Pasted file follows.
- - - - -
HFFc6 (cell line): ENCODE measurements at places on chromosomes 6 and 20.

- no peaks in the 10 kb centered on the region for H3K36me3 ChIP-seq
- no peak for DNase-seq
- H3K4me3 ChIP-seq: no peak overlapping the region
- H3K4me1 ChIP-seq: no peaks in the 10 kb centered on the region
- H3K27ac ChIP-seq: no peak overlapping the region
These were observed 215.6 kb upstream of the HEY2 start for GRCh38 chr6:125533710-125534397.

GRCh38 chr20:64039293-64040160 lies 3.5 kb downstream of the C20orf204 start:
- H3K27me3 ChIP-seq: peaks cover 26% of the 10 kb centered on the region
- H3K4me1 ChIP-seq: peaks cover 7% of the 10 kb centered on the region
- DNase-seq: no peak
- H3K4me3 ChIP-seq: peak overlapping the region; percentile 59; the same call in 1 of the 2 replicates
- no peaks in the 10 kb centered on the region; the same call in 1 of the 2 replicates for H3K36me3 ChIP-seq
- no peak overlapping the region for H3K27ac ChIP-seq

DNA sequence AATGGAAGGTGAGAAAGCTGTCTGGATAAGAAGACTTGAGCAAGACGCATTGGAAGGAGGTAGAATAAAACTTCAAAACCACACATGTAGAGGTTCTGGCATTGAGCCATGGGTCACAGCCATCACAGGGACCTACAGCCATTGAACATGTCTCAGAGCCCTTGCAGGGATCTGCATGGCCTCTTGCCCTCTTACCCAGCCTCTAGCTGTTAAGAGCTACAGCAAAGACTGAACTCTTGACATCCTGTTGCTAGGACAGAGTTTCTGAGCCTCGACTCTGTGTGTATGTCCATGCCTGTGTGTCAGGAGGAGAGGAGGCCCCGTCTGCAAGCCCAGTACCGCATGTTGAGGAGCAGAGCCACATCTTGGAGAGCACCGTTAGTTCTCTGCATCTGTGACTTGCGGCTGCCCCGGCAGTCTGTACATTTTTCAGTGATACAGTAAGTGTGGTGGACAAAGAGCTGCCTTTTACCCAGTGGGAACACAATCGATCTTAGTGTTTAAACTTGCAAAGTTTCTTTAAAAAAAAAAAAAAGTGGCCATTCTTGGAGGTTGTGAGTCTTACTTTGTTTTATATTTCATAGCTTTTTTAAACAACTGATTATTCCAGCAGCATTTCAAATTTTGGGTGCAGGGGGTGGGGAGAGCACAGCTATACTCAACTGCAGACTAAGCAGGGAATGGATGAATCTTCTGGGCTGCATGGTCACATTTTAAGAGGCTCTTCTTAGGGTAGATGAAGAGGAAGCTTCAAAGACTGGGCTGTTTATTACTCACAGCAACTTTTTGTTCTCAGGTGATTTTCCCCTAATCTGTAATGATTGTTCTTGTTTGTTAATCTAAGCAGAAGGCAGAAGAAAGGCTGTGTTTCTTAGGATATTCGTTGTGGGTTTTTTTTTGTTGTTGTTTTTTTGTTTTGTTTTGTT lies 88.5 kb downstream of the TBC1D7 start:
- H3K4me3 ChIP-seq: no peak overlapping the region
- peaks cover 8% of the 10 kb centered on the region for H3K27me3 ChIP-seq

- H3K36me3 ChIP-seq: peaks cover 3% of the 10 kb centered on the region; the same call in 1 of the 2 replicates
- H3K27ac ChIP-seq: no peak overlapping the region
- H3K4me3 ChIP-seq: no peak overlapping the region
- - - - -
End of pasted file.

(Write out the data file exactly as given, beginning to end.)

HFFc6 (cell line): ENCODE measurements at places on chromosomes 6 and 20.

- no peaks in the 10 kb centered on the region for H3K36me3 ChIP-seq
- no peak for DNase-seq
- H3K4me3 ChIP-seq: no peak overlapping the region
- H3K4me1 ChIP-seq: no peaks in the 10 kb centered on the region
- H3K27ac ChIP-seq: no peak overlapping the region
These were observed 215.6 kb upstream of the HEY2 start for GRCh38 chr6:125533710-125534397.

GRCh38 chr20:64039293-64040160 lies 3.5 kb downstream of the C20orf204 start:
- H3K27me3 ChIP-seq: peaks cover 26% of the 10 kb centered on the region
- H3K4me1 ChIP-seq: peaks cover 7% of the 10 kb centered on the region
- DNase-seq: no peak
- H3K4me3 ChIP-seq: peak overlapping the region; percentile 59; the same call in 1 of the 2 replicates
- no peaks in the 10 kb centered on the region; the same call in 1 of the 2 replicates for H3K36me3 ChIP-seq
- no peak overlapping the region for H3K27ac ChIP-seq

DNA sequence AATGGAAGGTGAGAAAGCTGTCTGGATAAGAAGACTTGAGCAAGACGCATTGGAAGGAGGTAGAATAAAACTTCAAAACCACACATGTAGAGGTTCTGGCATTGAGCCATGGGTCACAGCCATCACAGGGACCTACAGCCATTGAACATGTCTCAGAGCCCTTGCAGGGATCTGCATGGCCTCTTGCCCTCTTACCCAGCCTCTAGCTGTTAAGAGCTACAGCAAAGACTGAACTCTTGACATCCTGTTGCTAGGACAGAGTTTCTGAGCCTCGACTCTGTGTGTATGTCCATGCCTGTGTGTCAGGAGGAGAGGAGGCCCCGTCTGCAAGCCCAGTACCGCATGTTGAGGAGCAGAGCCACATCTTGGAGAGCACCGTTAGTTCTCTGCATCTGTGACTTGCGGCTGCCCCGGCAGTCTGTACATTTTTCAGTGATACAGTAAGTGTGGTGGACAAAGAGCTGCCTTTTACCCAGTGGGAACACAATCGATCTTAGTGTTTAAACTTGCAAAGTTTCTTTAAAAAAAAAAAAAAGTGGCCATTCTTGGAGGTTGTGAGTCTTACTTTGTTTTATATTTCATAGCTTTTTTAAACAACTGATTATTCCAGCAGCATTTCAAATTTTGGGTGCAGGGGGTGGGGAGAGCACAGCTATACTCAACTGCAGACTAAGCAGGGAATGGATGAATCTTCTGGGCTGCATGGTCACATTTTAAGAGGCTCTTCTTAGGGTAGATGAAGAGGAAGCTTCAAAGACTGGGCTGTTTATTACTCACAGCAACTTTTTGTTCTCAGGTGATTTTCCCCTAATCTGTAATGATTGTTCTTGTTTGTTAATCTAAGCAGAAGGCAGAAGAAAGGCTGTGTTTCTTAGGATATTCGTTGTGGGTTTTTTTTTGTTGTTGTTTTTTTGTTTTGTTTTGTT lies 88.5 kb downstream of the TBC1D7 start:
- H3K4me3 ChIP-seq: no peak overlapping the region
- peaks cover 8% of the 10 kb centered on the region for H3K27me3 ChIP-seq

- H3K36me3 ChIP-seq: peaks cover 3% of the 10 kb centered on the region; the same call in 1 of the 2 replicates
- H3K27ac ChIP-seq: no peak overlapping the region
- H3K4me3 ChIP-seq: no peak overlapping the region